Singita Pamushana LodgeThe Malilangwe Wildlife Reserve is a 150,000 acre conservation area, established to protect and manage the extraordinary wilderness and wildlife in this part of southeastern Zimbabwe.

The Singita Pamushana Lodge is the ecotourism arm of the reserve, and one of the most magical secrets on the African continent.

The setting is magnificent, with the lodge built amongst forests of Mopane and Baobab trees and overlooking the serene lake formed by the Malilangwe dam.  There are six luxury suites and one five-bedroom villa, each with a private pool and extraordinary views.

Trekking Game Near Singita PamushanaTeeming with birds and wildlife, The Malilangwe Wildlife Reserve holds one of the highest concentrations of black rhino in Africa, fourteen different species of eagle, and endangered species such as the roan and sable antelope.

The magnificence of the landscape and the abundance of wildlife can be appreciated from the comfort of the lodge, or head out on a game drive, safari walk, sundowner cruise or mountain bike ride.   Unlike other camps that follow a strict routine, how you plan your day is completely up to you.

 

View from Singita PamushanaIf you tire of the views and the wildlife then play tennis on one of the lodge’s two tennis courts, set out on a fishing trip, head to the gym, relax in the spa, visit the 2 millenia old San rock paintings, or experience some local Shangaan culture.

But leave time to enjoy the exquisite food and wines. Pamushana Lodge is one of the continent’s most influential collectors of wines, with a cellar stocked with some of Africa’s most sought after reserves.

Everything is impeccable at Pamushana, but it is possibly its passion and its people that set this lodge above others of its kind.  The level of service is exceptional.  Your every whim is met, often before you’ve even had a chance to articulate it.  And the passion for conserving this special place and developing the local villages gives this magical spot a special heart.

 

 

Photography and video compliments of Singita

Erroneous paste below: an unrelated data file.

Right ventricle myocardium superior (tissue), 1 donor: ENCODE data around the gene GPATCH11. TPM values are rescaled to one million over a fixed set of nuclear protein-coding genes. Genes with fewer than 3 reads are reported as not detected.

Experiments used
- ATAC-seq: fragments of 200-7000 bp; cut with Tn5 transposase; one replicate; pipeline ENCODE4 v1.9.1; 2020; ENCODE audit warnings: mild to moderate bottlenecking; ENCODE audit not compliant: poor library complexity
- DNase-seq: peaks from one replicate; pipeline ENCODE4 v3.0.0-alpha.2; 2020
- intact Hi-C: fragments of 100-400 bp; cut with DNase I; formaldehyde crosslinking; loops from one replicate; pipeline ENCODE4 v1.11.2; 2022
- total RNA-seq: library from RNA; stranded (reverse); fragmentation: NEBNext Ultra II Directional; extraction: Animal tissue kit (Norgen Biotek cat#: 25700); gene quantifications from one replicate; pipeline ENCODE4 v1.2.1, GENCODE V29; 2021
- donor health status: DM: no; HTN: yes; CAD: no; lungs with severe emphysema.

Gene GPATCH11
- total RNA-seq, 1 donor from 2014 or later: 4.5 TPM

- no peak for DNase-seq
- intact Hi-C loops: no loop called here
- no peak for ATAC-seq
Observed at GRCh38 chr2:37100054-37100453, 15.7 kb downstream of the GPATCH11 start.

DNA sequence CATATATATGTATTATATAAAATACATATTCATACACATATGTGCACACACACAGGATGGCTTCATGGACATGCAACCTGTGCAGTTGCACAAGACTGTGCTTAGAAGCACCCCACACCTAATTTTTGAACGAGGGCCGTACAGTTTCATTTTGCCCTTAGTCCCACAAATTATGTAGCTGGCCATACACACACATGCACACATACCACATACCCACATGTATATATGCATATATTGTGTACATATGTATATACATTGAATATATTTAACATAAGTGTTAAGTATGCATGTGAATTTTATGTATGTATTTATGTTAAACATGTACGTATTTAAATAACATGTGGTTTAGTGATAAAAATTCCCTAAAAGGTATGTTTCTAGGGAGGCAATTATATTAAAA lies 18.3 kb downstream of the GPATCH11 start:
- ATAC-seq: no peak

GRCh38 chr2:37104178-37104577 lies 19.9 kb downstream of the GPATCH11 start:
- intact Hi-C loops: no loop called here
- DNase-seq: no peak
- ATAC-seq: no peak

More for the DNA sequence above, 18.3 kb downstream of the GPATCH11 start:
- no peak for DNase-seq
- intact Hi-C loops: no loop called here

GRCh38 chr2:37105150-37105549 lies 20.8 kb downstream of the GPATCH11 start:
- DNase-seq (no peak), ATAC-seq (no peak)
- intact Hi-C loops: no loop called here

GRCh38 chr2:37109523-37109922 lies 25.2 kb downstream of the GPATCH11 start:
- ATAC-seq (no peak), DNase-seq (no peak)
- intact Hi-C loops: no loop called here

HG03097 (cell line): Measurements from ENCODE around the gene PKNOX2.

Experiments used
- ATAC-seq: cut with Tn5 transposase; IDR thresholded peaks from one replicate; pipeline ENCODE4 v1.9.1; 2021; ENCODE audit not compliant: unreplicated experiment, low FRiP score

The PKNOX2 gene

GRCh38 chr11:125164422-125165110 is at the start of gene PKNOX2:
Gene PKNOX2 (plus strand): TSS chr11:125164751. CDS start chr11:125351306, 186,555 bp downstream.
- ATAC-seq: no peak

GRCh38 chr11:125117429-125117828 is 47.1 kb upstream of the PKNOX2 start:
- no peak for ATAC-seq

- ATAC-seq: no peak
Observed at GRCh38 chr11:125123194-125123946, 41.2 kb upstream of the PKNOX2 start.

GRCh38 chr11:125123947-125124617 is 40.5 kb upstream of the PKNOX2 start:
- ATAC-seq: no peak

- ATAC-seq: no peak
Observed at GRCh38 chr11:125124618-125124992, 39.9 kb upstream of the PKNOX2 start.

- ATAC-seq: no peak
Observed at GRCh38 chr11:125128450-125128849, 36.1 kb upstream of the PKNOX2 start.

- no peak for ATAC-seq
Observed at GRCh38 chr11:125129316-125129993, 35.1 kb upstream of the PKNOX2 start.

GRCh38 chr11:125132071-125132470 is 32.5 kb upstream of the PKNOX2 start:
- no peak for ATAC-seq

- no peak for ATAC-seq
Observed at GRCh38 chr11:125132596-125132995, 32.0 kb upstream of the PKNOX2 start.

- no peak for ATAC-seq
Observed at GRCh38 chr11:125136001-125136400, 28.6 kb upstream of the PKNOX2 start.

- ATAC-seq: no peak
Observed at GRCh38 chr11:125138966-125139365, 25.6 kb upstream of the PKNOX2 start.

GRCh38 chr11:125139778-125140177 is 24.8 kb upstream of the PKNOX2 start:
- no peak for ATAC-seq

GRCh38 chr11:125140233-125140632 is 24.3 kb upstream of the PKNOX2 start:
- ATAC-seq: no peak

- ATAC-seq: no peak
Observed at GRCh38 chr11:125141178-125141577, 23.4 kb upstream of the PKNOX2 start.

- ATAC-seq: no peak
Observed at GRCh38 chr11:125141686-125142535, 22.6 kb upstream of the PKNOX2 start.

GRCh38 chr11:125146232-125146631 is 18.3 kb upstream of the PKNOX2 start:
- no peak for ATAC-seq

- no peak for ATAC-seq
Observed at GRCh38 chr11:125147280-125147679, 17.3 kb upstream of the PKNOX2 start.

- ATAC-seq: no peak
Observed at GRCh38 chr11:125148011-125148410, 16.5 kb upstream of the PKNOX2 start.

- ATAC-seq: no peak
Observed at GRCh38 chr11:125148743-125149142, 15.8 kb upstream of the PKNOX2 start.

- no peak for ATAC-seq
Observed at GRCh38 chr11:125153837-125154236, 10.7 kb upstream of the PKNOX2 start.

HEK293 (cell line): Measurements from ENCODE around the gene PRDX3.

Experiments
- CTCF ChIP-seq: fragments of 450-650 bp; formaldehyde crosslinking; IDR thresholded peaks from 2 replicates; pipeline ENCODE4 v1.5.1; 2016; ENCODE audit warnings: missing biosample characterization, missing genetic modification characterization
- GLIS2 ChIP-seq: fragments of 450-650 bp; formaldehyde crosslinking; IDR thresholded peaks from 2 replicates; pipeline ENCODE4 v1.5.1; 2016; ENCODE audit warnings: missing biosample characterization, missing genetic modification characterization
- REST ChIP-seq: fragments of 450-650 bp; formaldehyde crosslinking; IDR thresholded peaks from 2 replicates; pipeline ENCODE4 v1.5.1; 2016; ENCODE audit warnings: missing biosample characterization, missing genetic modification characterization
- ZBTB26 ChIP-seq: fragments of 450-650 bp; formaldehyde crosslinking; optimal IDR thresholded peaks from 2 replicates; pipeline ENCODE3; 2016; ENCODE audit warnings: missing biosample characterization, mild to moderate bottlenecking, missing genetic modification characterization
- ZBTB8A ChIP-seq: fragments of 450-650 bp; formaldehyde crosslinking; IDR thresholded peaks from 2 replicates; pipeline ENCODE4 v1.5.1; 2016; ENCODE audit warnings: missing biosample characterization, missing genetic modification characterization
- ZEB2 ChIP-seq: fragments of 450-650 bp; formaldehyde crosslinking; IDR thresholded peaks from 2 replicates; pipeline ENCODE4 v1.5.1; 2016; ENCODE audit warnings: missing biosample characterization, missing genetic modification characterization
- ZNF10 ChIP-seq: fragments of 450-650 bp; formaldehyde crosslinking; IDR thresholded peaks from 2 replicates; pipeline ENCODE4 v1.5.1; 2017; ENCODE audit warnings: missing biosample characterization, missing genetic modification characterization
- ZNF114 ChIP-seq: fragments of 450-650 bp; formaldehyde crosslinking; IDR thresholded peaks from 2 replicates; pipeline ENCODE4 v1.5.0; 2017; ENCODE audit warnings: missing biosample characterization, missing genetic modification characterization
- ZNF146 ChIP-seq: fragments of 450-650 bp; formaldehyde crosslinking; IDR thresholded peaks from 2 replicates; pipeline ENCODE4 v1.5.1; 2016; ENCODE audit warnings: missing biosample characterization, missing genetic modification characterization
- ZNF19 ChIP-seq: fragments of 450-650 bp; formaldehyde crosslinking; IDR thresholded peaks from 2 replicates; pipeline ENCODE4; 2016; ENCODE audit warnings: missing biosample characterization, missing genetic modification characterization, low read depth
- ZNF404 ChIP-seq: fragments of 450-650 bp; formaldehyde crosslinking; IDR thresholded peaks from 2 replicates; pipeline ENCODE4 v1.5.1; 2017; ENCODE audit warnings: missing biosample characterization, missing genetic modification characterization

Little Makalolo: An Intimate Hwange Experience

Posted on June 12th, 2014 by Stephanie Hunt in Safaris: Zimbabwe (camps).

Tent interior; Little MakaloloThis is probably the most comfortable safari camp inside the massive Hwange National Park, and offers some of the park’s best game viewing areas.

Little Makalolo is one of only a few private camps in Hwange, and guests enjoys exclusive use of an enormous concession area right in the heart of Zimbabwe’s largest game reserve.

The camp itself is intimate, with a sense of remoteness.  There are six traditional canvas tents, each with an ensuite and indoor and outdoor showers.  The shared dining area, living area and plunge pool all overlook the watering hole at the front of the camp, which is a magnet for wildlife.

Great lion sightings at Little Makalolo, Hwange National ParkThis area of the park has impressive herds of buffalo and elephant and a high concentration of the rare and beautiful sable and roan antelope.  It is also one of the best places to view the predators with lions, leopards, cheetah and wild dog on the prowl.

The excellent guides offer game drives in 4 x 4 vehicles and guided safari walks.  Or you can get up close and personal from behind the log pile hide overlooking the watering hole.

Little Makalolo is environmentally and socially responsible. Funds from tourism flow directly to the local communities closest to the park through dividends and salaries.  And a portion of each guests fare is allocated to Wilderness Safaris Wildlife Trust which allocates funds to approved conservation projects.

Awesome leopard near Little Makalolo

 

Photos compliments of Wilderness Safaris


Go Off the Beaten Track in Wildest Tanzania

Posted on April 24th, 2014 by Stephanie Hunt in Safaris: Tanzania.

8 Day Fly-in Safari in Katavi and Ruaha National Park

This 7-night safari idea takes you well off Tanzania’s beaten track, to explore the western and central parts of the country.  You can be assured that you won’t be waiting in any queues as you explore the wide-open floodplains of Katavi National Park and the dramatic landscapes and massive baobabs of Ruaha National Park.

Katavi Buffalo HerdDay 1 to 5:  The Floodplains of Katavi

From Arusha Airport you travel west on a charter flight to Katavi.  Even today few people visit this part of the world, and you will sense its untouched beauty even as fly across the open spaces.  As you soar across the vast plains of yellow grasses you will have trouble spotting the 6-tent, eco-friendly Chada Katavi camp that will be your home for the next 4 nights.

The camp is stylish but has the simple feel you would expect in a remote bush camp.  Your comfortable tent is wide open to the glorious landscape, with the comforts of an ensuite bathroom and safari-style bucket shower.

You may need to share the camp with elephants, who are frequent visitors.  And looking out of your tent each morning, don’t be surprised by the vast herds of buffalo who frequently graze right in front of the camp.

The game is everywhere so you don’t have to leave the comfort of your tent to see all kinds.  But you will want to venture beyond the camp on the shared walks and game drives, including a night game drive.

Ruaha National ParkDay 5 to 8:  The Elephants and Baobabs of Ruaha